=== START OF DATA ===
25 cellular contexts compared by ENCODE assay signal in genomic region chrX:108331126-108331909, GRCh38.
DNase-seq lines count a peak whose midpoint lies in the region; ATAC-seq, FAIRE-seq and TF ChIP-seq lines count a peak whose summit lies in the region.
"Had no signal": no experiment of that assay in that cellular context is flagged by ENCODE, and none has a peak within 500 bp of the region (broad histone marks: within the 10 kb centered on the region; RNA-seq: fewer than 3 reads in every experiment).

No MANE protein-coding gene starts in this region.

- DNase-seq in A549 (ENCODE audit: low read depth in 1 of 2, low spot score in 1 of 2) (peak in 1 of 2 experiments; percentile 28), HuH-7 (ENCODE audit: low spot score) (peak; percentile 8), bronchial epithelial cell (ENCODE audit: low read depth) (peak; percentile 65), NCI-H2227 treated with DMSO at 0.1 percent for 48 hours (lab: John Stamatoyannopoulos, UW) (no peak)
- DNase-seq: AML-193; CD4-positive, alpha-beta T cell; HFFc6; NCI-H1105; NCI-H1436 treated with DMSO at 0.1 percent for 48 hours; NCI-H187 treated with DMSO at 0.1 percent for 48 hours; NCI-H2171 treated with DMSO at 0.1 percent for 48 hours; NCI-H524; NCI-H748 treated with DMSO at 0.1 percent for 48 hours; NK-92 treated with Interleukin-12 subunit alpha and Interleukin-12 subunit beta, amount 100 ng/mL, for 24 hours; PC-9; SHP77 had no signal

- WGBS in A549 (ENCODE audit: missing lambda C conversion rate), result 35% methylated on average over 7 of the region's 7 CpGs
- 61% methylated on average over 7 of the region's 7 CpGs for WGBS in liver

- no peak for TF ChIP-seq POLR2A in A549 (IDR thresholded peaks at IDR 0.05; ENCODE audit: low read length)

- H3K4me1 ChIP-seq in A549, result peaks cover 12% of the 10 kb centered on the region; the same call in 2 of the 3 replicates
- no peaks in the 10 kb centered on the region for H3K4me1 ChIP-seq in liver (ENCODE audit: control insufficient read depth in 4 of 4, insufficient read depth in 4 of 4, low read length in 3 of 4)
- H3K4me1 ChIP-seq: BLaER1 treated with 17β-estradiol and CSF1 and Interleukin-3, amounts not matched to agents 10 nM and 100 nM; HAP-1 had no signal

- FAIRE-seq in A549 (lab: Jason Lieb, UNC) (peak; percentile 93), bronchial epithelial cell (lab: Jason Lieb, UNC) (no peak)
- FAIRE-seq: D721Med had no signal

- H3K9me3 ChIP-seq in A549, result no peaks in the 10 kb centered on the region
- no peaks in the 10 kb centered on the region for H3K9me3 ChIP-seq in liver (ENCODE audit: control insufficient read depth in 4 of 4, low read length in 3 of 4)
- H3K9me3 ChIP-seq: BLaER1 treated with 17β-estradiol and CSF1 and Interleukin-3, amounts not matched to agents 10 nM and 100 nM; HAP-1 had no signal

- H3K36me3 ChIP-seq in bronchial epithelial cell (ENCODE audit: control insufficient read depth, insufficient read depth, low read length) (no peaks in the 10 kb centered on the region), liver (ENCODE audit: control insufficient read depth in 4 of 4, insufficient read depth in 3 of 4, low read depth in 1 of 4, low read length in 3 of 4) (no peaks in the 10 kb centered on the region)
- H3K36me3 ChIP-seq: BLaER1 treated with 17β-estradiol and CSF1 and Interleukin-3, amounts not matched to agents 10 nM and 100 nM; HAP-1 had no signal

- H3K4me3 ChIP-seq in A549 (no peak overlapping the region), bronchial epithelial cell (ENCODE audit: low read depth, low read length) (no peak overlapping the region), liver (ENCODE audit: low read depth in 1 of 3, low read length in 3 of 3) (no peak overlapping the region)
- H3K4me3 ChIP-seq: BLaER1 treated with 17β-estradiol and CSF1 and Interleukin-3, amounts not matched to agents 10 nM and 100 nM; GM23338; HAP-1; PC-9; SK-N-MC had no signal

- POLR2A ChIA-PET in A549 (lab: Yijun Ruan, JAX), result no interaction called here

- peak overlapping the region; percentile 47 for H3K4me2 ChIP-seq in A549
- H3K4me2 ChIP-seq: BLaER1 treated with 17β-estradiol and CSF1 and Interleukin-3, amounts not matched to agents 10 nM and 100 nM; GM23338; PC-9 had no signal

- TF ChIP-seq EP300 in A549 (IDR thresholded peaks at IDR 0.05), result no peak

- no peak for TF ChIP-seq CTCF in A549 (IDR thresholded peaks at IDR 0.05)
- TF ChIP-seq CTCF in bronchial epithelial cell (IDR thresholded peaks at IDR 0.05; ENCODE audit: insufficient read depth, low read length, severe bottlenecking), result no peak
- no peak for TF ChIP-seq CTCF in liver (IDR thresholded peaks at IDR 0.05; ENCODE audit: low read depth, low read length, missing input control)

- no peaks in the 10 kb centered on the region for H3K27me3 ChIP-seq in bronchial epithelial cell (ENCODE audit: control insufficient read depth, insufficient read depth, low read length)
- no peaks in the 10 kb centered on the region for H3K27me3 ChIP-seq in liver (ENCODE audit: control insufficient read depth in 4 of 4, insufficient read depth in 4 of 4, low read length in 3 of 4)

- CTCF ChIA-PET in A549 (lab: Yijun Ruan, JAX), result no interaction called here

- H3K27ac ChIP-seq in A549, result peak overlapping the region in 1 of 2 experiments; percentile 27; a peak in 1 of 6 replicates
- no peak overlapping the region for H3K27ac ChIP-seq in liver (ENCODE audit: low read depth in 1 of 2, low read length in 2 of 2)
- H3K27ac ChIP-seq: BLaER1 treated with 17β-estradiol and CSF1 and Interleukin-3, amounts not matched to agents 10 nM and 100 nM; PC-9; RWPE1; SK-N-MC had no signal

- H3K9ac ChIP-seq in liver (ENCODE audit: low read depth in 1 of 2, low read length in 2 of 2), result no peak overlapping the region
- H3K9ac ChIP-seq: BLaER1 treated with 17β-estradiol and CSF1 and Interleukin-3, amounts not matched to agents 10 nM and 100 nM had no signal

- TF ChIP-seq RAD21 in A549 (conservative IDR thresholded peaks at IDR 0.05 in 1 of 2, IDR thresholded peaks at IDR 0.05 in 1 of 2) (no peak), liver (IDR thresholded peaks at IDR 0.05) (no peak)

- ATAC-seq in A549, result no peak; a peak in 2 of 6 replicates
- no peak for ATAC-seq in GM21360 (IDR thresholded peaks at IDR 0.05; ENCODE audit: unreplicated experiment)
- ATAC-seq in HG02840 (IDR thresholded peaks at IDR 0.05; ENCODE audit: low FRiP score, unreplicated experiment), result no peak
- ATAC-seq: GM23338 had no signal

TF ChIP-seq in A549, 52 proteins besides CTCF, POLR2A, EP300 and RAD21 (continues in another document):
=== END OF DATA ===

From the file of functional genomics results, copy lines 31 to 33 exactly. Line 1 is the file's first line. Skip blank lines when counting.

- CTCF ChIA-PET in A549 (lab: Yijun Ruan, JAX), result no interaction called here

- H3K27ac ChIP-seq in A549, result peak overlapping the region in 1 of 2 experiments; percentile 27; a peak in 1 of 6 replicates
- no peak overlapping the region for H3K27ac ChIP-seq in liver (ENCODE audit: low read depth in 1 of 2, low read length in 2 of 2)